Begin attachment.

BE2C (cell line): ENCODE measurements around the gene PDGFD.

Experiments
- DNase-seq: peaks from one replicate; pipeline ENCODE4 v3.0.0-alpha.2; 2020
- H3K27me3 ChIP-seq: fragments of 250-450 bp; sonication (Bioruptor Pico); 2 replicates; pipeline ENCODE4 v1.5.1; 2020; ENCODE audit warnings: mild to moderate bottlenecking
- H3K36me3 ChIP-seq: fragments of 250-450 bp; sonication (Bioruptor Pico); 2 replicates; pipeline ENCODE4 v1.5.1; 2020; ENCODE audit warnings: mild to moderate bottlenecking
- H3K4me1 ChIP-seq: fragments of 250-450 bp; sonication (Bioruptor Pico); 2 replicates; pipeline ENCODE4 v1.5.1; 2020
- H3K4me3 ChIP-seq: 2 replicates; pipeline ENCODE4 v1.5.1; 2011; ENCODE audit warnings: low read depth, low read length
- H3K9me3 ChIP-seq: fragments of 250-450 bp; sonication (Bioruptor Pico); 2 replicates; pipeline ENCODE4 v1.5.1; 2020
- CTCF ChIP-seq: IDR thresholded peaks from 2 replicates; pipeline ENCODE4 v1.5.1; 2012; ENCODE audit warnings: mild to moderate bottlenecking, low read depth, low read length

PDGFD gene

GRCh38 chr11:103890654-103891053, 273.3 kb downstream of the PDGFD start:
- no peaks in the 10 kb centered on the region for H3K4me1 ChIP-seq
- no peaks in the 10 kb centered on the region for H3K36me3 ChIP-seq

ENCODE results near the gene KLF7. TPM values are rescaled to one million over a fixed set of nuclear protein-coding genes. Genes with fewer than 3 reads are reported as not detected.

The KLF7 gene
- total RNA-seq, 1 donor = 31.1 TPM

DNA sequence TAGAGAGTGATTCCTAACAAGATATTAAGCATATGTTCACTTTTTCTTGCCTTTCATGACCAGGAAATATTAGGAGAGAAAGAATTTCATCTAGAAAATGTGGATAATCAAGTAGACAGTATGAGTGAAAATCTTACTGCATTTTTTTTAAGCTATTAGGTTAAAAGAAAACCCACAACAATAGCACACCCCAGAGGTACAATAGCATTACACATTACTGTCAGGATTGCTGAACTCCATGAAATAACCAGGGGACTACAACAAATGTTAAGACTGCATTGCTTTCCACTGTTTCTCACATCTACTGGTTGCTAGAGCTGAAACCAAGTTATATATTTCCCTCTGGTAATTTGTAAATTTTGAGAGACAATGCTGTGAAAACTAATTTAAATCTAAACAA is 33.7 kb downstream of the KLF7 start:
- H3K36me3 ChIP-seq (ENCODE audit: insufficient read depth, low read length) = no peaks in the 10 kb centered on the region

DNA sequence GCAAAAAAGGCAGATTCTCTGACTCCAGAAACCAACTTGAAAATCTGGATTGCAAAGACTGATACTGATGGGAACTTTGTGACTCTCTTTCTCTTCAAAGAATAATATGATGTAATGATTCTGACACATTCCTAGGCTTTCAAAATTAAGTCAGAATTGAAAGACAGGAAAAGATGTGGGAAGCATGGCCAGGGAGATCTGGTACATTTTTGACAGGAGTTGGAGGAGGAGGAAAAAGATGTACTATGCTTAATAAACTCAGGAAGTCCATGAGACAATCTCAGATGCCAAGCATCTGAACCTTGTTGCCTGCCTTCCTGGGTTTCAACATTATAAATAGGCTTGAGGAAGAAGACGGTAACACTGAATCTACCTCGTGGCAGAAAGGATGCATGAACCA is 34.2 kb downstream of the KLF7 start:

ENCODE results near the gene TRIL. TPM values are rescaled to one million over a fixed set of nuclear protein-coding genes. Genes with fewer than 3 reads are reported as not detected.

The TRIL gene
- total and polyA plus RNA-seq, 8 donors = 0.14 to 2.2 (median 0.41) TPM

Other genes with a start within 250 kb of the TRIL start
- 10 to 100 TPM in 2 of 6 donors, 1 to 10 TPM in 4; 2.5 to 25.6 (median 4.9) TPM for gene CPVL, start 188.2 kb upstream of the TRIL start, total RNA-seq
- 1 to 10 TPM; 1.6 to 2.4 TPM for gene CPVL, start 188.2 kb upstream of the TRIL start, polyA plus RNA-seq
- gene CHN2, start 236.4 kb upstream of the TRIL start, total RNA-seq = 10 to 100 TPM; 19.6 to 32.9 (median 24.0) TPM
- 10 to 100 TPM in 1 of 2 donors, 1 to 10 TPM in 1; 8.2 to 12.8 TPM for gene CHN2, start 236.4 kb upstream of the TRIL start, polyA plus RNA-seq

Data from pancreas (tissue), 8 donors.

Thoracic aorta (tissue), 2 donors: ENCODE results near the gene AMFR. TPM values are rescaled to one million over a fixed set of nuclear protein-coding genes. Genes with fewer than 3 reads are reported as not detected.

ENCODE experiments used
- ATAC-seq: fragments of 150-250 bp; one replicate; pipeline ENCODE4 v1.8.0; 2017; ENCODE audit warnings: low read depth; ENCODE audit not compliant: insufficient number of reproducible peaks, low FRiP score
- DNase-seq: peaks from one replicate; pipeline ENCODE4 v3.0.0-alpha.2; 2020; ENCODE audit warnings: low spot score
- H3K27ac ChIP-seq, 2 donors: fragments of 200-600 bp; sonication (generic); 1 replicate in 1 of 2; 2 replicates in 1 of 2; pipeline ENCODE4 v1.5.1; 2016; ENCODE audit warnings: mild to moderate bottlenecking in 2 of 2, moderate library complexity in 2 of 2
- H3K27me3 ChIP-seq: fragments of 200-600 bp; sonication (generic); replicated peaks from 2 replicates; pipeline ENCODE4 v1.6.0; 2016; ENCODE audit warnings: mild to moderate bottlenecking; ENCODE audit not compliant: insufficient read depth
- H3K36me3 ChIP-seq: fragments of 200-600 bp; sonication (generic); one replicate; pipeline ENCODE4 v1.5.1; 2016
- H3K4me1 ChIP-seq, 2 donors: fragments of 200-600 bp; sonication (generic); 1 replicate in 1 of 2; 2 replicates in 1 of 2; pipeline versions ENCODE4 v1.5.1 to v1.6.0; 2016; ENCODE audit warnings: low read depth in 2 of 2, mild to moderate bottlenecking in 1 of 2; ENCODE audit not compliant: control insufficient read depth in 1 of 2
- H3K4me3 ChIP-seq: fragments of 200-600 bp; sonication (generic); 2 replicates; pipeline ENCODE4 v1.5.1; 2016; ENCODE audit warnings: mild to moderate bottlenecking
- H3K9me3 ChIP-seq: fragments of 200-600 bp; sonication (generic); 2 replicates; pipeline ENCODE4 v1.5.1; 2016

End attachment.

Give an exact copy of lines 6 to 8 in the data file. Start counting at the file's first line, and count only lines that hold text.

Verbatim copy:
- H3K4me1 ChIP-seq: fragments of 250-450 bp; sonication (Bioruptor Pico); 2 replicates; pipeline ENCODE4 v1.5.1; 2020
- H3K4me3 ChIP-seq: 2 replicates; pipeline ENCODE4 v1.5.1; 2011; ENCODE audit warnings: low read depth, low read length
- H3K9me3 ChIP-seq: fragments of 250-450 bp; sonication (Bioruptor Pico); 2 replicates; pipeline ENCODE4 v1.5.1; 2020